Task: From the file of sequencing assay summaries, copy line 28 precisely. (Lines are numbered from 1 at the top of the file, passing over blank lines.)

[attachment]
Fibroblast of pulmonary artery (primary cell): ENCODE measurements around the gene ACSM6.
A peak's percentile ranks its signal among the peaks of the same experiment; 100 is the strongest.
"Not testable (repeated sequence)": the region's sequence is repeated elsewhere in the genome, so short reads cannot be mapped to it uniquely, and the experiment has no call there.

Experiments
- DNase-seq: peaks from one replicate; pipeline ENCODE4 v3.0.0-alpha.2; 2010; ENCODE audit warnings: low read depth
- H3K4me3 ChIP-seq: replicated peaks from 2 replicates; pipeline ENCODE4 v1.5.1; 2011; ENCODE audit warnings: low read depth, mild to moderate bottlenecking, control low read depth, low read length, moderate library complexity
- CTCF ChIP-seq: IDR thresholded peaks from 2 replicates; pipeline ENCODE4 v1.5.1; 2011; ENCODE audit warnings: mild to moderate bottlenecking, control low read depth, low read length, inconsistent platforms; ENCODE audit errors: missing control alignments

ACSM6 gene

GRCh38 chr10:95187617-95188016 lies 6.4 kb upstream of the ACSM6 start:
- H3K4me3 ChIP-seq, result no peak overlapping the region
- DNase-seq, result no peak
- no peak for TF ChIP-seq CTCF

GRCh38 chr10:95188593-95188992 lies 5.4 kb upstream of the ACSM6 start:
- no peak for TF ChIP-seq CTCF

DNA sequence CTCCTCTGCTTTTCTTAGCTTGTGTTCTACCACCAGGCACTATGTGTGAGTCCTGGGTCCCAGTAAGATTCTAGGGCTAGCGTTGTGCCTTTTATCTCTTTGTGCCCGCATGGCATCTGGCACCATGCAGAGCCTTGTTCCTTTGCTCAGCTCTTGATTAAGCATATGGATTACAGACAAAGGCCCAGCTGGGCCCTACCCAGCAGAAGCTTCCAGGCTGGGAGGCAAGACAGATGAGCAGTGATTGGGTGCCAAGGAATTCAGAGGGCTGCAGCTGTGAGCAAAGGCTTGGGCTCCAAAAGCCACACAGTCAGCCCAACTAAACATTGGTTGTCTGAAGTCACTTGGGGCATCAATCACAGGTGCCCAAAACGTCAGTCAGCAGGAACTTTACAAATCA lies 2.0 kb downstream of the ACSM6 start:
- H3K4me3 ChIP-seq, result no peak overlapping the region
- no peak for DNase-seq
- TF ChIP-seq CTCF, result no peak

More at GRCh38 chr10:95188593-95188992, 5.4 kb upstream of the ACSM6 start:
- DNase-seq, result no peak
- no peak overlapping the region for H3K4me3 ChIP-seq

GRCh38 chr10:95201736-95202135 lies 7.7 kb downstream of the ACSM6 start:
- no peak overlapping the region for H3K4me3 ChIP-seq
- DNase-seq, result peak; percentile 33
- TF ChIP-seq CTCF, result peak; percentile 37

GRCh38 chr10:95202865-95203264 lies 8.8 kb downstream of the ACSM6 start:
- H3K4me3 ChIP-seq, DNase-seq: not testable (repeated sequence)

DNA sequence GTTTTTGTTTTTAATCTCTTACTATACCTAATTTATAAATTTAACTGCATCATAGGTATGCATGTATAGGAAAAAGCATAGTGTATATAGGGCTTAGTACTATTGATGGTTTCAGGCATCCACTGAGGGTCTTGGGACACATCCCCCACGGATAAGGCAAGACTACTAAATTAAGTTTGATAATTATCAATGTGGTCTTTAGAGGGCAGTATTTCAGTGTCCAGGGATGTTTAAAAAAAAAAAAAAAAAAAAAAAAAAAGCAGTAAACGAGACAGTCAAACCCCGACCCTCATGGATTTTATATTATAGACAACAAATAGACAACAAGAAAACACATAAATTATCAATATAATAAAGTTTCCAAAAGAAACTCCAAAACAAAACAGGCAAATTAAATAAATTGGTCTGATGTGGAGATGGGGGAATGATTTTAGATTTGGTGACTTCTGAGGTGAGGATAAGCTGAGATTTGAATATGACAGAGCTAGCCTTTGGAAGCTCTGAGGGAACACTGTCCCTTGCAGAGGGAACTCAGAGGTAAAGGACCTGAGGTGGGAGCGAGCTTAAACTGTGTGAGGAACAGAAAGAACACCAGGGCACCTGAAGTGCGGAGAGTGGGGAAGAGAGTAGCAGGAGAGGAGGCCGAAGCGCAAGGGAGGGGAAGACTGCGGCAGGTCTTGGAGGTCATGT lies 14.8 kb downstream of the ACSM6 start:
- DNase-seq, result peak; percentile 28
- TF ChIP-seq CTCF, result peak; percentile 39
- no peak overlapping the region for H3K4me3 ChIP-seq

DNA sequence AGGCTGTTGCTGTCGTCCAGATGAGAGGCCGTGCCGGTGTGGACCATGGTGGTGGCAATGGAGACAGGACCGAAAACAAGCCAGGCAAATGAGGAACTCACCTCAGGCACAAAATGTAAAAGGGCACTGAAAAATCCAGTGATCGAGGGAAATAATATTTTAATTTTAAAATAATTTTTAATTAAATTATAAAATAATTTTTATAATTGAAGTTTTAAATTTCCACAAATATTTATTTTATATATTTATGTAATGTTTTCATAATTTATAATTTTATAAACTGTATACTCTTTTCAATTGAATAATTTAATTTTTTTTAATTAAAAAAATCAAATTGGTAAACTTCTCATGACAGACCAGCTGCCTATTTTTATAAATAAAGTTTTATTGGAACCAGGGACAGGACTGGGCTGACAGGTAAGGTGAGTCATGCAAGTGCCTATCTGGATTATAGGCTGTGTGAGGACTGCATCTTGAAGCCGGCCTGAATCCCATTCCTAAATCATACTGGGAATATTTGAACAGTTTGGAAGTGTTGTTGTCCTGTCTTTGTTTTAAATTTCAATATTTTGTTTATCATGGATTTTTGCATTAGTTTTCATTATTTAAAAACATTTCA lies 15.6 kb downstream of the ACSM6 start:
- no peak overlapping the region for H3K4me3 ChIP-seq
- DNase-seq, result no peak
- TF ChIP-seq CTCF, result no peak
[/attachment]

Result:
DNA sequence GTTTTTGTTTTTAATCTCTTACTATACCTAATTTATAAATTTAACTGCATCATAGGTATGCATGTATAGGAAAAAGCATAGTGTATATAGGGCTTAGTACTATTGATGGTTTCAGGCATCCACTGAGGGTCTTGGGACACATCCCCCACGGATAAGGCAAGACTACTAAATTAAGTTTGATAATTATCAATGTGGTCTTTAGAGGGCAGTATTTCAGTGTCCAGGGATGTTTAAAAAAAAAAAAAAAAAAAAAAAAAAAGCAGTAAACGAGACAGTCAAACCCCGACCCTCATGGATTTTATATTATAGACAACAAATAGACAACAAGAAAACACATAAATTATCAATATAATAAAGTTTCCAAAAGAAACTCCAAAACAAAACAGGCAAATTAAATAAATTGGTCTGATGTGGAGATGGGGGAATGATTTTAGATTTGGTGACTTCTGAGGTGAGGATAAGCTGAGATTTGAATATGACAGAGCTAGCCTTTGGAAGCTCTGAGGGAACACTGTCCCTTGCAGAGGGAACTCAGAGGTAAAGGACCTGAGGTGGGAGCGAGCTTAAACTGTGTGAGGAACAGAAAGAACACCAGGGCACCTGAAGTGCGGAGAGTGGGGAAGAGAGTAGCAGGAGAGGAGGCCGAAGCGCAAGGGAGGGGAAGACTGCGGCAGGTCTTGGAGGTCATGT lies 14.8 kb downstream of the ACSM6 start: